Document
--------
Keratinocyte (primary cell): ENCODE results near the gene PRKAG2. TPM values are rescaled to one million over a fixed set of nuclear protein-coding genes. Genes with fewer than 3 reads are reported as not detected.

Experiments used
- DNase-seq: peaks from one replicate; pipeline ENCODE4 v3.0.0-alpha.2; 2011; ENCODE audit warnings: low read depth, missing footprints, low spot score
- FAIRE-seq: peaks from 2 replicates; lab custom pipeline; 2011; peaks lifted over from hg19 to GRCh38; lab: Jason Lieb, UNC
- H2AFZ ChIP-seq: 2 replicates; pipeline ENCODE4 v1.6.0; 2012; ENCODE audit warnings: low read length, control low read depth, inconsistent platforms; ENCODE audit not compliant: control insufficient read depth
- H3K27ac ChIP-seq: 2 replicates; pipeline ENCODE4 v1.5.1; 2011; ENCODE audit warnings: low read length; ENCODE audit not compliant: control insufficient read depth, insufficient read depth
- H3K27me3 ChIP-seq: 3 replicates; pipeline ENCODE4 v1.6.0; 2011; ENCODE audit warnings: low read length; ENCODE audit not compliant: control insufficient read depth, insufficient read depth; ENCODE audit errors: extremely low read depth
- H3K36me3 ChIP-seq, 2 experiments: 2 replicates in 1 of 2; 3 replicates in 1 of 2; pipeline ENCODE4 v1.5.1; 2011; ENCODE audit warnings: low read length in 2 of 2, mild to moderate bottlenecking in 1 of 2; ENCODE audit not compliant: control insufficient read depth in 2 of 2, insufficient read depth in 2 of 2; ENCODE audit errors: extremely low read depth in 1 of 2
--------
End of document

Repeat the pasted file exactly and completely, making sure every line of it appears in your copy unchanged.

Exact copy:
Keratinocyte (primary cell): ENCODE results near the gene PRKAG2. TPM values are rescaled to one million over a fixed set of nuclear protein-coding genes. Genes with fewer than 3 reads are reported as not detected.

Experiments used
- DNase-seq: peaks from one replicate; pipeline ENCODE4 v3.0.0-alpha.2; 2011; ENCODE audit warnings: low read depth, missing footprints, low spot score
- FAIRE-seq: peaks from 2 replicates; lab custom pipeline; 2011; peaks lifted over from hg19 to GRCh38; lab: Jason Lieb, UNC
- H2AFZ ChIP-seq: 2 replicates; pipeline ENCODE4 v1.6.0; 2012; ENCODE audit warnings: low read length, control low read depth, inconsistent platforms; ENCODE audit not compliant: control insufficient read depth
- H3K27ac ChIP-seq: 2 replicates; pipeline ENCODE4 v1.5.1; 2011; ENCODE audit warnings: low read length; ENCODE audit not compliant: control insufficient read depth, insufficient read depth
- H3K27me3 ChIP-seq: 3 replicates; pipeline ENCODE4 v1.6.0; 2011; ENCODE audit warnings: low read length; ENCODE audit not compliant: control insufficient read depth, insufficient read depth; ENCODE audit errors: extremely low read depth
- H3K36me3 ChIP-seq, 2 experiments: 2 replicates in 1 of 2; 3 replicates in 1 of 2; pipeline ENCODE4 v1.5.1; 2011; ENCODE audit warnings: low read length in 2 of 2, mild to moderate bottlenecking in 1 of 2; ENCODE audit not compliant: control insufficient read depth in 2 of 2, insufficient read depth in 2 of 2; ENCODE audit errors: extremely low read depth in 1 of 2